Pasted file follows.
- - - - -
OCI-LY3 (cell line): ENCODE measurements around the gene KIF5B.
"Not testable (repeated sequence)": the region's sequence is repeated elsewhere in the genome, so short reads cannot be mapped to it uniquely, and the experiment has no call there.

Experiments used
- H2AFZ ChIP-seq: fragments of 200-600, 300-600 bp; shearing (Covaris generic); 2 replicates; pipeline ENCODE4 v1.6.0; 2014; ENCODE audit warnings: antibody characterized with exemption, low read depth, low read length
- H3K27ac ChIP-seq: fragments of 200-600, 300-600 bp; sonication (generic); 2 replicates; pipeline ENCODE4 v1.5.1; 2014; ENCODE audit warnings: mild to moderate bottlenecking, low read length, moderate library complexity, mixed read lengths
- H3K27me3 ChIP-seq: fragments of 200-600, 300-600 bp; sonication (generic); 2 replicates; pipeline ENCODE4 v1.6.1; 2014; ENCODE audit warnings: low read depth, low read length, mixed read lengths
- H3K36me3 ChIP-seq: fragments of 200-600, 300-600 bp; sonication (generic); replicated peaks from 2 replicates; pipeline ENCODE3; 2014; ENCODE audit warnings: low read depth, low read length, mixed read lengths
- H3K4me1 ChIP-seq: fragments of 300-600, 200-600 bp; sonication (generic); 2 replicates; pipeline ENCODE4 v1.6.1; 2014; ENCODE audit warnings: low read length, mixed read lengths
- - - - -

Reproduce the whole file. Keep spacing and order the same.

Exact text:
OCI-LY3 (cell line): ENCODE measurements around the gene KIF5B.
"Not testable (repeated sequence)": the region's sequence is repeated elsewhere in the genome, so short reads cannot be mapped to it uniquely, and the experiment has no call there.

Experiments used
- H2AFZ ChIP-seq: fragments of 200-600, 300-600 bp; shearing (Covaris generic); 2 replicates; pipeline ENCODE4 v1.6.0; 2014; ENCODE audit warnings: antibody characterized with exemption, low read depth, low read length
- H3K27ac ChIP-seq: fragments of 200-600, 300-600 bp; sonication (generic); 2 replicates; pipeline ENCODE4 v1.5.1; 2014; ENCODE audit warnings: mild to moderate bottlenecking, low read length, moderate library complexity, mixed read lengths
- H3K27me3 ChIP-seq: fragments of 200-600, 300-600 bp; sonication (generic); 2 replicates; pipeline ENCODE4 v1.6.1; 2014; ENCODE audit warnings: low read depth, low read length, mixed read lengths
- H3K36me3 ChIP-seq: fragments of 200-600, 300-600 bp; sonication (generic); replicated peaks from 2 replicates; pipeline ENCODE3; 2014; ENCODE audit warnings: low read depth, low read length, mixed read lengths
- H3K4me1 ChIP-seq: fragments of 300-600, 200-600 bp; sonication (generic); 2 replicates; pipeline ENCODE4 v1.6.1; 2014; ENCODE audit warnings: low read length, mixed read lengths